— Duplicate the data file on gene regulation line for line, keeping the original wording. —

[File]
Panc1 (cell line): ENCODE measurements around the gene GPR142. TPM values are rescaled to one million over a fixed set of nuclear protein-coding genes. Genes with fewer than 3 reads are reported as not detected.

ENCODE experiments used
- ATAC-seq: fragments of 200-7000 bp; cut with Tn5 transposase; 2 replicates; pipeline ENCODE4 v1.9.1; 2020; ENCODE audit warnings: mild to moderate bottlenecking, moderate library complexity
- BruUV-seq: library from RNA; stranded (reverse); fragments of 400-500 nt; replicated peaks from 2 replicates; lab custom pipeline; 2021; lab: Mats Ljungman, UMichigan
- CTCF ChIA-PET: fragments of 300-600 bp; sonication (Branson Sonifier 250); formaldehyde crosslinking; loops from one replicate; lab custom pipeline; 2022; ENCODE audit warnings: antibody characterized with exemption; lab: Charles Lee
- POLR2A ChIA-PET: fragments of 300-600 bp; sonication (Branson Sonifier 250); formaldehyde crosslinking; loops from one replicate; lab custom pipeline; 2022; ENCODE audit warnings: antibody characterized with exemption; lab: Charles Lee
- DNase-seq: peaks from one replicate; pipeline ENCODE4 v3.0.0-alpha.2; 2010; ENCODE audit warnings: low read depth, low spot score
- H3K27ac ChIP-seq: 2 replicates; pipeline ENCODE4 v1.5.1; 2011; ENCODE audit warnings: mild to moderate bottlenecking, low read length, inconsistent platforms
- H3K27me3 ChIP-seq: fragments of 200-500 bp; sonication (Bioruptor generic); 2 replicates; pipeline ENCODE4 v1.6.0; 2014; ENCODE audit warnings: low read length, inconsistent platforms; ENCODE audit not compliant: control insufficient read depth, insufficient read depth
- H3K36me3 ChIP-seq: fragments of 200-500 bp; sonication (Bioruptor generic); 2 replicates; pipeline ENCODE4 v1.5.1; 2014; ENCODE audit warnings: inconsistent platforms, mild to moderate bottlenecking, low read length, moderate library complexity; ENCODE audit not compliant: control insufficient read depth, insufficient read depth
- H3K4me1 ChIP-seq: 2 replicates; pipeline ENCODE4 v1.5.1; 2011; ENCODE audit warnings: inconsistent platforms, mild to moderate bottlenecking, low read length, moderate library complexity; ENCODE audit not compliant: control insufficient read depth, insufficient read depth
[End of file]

Panc1 (cell line): ENCODE measurements around the gene GPR142. TPM values are rescaled to one million over a fixed set of nuclear protein-coding genes. Genes with fewer than 3 reads are reported as not detected.

ENCODE experiments used
- ATAC-seq: fragments of 200-7000 bp; cut with Tn5 transposase; 2 replicates; pipeline ENCODE4 v1.9.1; 2020; ENCODE audit warnings: mild to moderate bottlenecking, moderate library complexity
- BruUV-seq: library from RNA; stranded (reverse); fragments of 400-500 nt; replicated peaks from 2 replicates; lab custom pipeline; 2021; lab: Mats Ljungman, UMichigan
- CTCF ChIA-PET: fragments of 300-600 bp; sonication (Branson Sonifier 250); formaldehyde crosslinking; loops from one replicate; lab custom pipeline; 2022; ENCODE audit warnings: antibody characterized with exemption; lab: Charles Lee
- POLR2A ChIA-PET: fragments of 300-600 bp; sonication (Branson Sonifier 250); formaldehyde crosslinking; loops from one replicate; lab custom pipeline; 2022; ENCODE audit warnings: antibody characterized with exemption; lab: Charles Lee
- DNase-seq: peaks from one replicate; pipeline ENCODE4 v3.0.0-alpha.2; 2010; ENCODE audit warnings: low read depth, low spot score
- H3K27ac ChIP-seq: 2 replicates; pipeline ENCODE4 v1.5.1; 2011; ENCODE audit warnings: mild to moderate bottlenecking, low read length, inconsistent platforms
- H3K27me3 ChIP-seq: fragments of 200-500 bp; sonication (Bioruptor generic); 2 replicates; pipeline ENCODE4 v1.6.0; 2014; ENCODE audit warnings: low read length, inconsistent platforms; ENCODE audit not compliant: control insufficient read depth, insufficient read depth
- H3K36me3 ChIP-seq: fragments of 200-500 bp; sonication (Bioruptor generic); 2 replicates; pipeline ENCODE4 v1.5.1; 2014; ENCODE audit warnings: inconsistent platforms, mild to moderate bottlenecking, low read length, moderate library complexity; ENCODE audit not compliant: control insufficient read depth, insufficient read depth
- H3K4me1 ChIP-seq: 2 replicates; pipeline ENCODE4 v1.5.1; 2011; ENCODE audit warnings: inconsistent platforms, mild to moderate bottlenecking, low read length, moderate library complexity; ENCODE audit not compliant: control insufficient read depth, insufficient read depth